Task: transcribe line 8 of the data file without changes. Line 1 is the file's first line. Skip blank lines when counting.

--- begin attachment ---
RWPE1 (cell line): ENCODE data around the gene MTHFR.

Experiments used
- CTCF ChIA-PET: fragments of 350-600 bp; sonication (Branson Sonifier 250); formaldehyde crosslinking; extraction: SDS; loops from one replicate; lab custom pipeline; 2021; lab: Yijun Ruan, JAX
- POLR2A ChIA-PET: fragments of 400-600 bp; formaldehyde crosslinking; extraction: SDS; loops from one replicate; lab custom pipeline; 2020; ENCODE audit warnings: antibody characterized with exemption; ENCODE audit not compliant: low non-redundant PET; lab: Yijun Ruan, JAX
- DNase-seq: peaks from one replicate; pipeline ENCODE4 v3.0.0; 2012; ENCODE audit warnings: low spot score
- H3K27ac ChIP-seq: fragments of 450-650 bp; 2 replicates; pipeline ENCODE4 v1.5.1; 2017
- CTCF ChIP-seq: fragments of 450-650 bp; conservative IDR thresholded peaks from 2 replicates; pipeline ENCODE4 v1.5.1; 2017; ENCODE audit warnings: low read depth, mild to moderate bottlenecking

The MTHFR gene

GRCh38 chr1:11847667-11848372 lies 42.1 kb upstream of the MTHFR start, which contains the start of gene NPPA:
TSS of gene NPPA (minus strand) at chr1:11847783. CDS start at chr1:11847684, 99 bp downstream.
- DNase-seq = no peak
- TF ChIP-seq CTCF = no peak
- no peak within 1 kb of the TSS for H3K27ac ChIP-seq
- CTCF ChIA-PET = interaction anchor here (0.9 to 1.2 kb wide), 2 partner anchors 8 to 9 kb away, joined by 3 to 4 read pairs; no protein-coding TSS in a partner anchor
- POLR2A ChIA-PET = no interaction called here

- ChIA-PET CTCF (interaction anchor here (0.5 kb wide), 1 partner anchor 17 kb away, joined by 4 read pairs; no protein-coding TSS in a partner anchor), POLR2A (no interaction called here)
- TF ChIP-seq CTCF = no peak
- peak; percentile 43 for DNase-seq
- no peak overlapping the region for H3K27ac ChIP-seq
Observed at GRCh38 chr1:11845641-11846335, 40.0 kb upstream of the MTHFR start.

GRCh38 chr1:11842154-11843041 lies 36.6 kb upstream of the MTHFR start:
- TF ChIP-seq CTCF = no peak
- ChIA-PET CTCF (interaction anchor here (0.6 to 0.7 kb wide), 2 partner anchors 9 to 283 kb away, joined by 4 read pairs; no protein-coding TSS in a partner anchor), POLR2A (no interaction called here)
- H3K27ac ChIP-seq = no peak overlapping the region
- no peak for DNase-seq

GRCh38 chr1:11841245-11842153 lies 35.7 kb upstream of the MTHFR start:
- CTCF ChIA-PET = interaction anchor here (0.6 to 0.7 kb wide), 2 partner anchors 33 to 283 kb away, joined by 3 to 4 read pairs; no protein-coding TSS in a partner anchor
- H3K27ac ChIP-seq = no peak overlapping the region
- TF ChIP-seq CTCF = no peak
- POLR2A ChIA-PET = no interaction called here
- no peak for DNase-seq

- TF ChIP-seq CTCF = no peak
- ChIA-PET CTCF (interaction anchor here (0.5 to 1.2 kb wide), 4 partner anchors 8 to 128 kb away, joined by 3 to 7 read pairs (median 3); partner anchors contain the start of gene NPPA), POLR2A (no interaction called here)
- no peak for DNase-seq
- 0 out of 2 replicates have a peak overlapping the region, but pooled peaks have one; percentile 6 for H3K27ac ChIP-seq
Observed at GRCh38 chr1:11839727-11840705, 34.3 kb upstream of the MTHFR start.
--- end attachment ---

The MTHFR gene